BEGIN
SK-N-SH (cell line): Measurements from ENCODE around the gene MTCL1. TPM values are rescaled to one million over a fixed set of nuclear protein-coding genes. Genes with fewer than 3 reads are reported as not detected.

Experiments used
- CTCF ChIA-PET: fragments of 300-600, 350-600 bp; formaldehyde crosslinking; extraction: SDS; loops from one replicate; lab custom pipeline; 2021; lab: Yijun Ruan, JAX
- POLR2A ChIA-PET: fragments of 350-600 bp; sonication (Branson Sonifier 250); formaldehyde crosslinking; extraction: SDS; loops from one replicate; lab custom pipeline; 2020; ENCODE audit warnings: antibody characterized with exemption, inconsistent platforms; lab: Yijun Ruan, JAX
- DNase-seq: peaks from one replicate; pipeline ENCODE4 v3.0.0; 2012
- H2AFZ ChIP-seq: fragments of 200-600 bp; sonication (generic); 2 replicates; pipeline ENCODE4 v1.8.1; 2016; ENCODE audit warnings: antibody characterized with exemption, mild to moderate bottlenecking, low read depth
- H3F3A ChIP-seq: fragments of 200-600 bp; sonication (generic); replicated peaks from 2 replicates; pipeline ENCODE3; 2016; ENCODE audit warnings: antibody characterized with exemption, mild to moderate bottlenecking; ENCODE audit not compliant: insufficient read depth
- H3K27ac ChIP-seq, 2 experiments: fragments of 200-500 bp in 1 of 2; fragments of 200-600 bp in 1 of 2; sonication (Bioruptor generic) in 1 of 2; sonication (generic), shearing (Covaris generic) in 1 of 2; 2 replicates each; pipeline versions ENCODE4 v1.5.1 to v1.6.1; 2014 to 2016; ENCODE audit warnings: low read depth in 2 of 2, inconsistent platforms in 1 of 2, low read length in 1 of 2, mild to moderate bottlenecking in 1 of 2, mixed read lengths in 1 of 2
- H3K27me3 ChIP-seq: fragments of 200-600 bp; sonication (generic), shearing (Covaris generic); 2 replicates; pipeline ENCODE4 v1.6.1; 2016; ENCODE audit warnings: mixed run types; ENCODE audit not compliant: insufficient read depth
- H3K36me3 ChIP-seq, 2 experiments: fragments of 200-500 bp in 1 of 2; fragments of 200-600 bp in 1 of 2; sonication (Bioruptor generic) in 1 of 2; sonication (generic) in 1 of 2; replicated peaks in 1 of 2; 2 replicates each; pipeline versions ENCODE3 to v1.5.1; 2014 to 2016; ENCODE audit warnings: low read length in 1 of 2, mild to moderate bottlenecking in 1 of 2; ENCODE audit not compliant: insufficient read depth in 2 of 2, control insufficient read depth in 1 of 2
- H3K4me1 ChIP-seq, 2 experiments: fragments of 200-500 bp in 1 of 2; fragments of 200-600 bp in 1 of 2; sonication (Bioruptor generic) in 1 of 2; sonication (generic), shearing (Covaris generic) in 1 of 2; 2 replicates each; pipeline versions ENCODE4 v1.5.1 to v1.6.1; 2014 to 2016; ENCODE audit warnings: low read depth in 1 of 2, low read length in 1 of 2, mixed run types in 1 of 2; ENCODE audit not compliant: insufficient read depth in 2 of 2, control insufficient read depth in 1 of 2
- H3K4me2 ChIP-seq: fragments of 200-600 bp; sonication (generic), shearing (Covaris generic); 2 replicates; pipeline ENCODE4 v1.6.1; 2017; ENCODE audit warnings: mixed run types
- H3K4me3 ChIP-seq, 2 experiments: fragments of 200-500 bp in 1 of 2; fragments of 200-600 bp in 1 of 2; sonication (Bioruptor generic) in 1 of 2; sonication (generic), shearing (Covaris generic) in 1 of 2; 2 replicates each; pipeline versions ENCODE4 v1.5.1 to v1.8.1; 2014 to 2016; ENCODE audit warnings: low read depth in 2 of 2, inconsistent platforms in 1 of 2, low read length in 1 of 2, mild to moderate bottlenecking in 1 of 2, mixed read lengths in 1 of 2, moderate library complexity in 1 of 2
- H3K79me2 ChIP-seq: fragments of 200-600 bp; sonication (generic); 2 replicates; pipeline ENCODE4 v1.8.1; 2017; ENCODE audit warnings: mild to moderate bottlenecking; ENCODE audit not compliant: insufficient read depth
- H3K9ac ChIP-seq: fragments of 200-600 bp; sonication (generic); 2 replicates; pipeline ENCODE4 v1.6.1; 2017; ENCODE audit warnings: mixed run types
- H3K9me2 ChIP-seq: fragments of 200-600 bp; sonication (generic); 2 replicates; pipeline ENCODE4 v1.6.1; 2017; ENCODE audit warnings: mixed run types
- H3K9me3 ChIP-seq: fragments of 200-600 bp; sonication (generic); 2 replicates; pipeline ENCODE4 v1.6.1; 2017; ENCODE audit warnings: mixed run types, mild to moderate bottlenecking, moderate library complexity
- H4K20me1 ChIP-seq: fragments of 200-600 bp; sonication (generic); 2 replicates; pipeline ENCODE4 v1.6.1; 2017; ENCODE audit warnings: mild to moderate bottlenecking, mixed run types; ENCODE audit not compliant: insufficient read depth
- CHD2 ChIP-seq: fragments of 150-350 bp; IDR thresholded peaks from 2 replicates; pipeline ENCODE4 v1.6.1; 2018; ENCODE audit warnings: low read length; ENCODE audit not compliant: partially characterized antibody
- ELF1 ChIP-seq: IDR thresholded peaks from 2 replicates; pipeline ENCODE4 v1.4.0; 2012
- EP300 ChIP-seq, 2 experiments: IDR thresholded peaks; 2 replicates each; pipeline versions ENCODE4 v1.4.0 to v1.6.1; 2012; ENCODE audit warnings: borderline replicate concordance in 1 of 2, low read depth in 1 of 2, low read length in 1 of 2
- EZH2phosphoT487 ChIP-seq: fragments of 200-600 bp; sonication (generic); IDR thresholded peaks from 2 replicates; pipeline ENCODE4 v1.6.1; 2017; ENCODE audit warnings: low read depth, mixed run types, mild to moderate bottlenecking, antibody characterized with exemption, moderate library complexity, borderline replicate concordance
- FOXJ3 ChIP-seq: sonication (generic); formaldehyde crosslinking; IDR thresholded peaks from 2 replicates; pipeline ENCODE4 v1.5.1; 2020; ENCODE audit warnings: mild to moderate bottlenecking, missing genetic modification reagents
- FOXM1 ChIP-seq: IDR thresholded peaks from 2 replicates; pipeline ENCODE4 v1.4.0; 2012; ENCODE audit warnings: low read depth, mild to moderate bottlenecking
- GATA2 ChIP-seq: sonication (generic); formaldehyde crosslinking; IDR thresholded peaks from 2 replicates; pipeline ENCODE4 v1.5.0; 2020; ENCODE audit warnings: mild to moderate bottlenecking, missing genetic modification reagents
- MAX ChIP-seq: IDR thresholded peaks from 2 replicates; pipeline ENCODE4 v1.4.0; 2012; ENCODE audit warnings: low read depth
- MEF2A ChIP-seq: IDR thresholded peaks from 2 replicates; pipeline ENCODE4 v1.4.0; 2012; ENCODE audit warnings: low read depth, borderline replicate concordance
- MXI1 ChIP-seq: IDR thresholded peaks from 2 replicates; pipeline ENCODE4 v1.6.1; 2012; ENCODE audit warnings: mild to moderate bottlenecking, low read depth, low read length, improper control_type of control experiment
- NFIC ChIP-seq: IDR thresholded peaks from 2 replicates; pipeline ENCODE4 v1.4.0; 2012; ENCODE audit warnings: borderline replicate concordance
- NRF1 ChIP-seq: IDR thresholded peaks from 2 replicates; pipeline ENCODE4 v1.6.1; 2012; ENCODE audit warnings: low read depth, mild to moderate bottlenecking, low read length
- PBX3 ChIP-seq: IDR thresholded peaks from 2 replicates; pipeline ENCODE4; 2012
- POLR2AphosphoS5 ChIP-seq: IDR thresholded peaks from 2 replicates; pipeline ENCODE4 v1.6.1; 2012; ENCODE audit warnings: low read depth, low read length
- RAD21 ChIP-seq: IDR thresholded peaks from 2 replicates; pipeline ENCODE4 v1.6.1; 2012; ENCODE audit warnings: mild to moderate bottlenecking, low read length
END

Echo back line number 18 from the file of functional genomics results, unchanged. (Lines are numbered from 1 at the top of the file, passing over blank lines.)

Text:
- H4K20me1 ChIP-seq: fragments of 200-600 bp; sonication (generic); 2 replicates; pipeline ENCODE4 v1.6.1; 2017; ENCODE audit warnings: mild to moderate bottlenecking, mixed run types; ENCODE audit not compliant: insufficient read depth